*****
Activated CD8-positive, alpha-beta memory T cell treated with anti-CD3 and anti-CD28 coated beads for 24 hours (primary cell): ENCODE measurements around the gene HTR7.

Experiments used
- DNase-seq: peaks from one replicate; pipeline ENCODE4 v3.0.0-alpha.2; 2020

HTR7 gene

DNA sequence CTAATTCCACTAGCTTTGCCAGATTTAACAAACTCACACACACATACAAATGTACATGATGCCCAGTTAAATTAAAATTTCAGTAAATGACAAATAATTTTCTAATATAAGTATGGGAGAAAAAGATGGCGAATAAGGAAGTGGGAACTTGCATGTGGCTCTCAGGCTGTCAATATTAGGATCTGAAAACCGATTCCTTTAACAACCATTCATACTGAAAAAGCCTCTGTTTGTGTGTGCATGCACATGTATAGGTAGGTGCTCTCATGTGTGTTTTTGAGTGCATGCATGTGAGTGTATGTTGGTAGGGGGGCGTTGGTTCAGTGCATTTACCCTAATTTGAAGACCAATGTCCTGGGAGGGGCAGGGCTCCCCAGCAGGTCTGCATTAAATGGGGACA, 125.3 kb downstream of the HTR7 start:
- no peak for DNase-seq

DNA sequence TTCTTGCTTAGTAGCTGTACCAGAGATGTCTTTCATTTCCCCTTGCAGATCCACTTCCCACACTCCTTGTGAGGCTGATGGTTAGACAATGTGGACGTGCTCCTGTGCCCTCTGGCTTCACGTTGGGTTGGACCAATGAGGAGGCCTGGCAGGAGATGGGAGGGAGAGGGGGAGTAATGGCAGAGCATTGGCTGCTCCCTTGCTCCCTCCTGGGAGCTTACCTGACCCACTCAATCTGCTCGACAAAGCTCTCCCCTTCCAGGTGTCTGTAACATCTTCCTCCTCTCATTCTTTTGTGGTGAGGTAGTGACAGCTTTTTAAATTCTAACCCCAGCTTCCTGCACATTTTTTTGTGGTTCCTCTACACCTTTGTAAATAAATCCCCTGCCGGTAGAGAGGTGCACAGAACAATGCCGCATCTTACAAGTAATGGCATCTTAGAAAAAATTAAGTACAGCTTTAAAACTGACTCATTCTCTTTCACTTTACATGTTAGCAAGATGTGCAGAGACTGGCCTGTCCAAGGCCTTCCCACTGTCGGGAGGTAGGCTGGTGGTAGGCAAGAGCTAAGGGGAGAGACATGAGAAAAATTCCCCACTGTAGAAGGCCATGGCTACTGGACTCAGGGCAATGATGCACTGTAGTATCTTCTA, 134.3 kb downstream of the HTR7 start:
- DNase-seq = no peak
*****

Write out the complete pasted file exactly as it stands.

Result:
Activated CD8-positive, alpha-beta memory T cell treated with anti-CD3 and anti-CD28 coated beads for 24 hours (primary cell): ENCODE measurements around the gene HTR7.

Experiments used
- DNase-seq: peaks from one replicate; pipeline ENCODE4 v3.0.0-alpha.2; 2020

HTR7 gene

DNA sequence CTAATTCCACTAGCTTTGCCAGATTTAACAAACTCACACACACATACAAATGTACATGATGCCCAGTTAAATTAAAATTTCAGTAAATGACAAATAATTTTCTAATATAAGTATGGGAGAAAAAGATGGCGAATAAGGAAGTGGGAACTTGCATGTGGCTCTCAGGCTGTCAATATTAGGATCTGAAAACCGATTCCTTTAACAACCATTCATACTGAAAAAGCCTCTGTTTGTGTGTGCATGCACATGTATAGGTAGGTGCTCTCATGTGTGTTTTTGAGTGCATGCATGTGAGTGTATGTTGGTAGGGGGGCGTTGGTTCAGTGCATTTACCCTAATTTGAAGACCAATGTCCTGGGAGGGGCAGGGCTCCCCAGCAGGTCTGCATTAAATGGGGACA, 125.3 kb downstream of the HTR7 start:
- no peak for DNase-seq

DNA sequence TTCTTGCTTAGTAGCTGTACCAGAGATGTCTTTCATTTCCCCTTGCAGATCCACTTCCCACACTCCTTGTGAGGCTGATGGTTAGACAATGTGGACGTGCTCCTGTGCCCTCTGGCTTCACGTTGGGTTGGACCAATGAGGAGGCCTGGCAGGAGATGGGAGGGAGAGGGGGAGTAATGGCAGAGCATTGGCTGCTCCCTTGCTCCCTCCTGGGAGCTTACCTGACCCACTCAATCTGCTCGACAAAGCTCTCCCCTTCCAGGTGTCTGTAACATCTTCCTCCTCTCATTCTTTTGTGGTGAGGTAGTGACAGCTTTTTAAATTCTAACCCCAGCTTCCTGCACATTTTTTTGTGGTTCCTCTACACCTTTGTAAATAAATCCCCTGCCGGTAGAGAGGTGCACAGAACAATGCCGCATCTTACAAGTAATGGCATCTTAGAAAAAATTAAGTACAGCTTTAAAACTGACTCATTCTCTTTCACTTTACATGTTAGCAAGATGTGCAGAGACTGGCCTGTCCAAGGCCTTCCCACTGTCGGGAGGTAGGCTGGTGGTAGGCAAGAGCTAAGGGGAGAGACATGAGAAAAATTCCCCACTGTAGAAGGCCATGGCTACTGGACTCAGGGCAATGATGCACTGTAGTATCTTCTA, 134.3 kb downstream of the HTR7 start:
- DNase-seq = no peak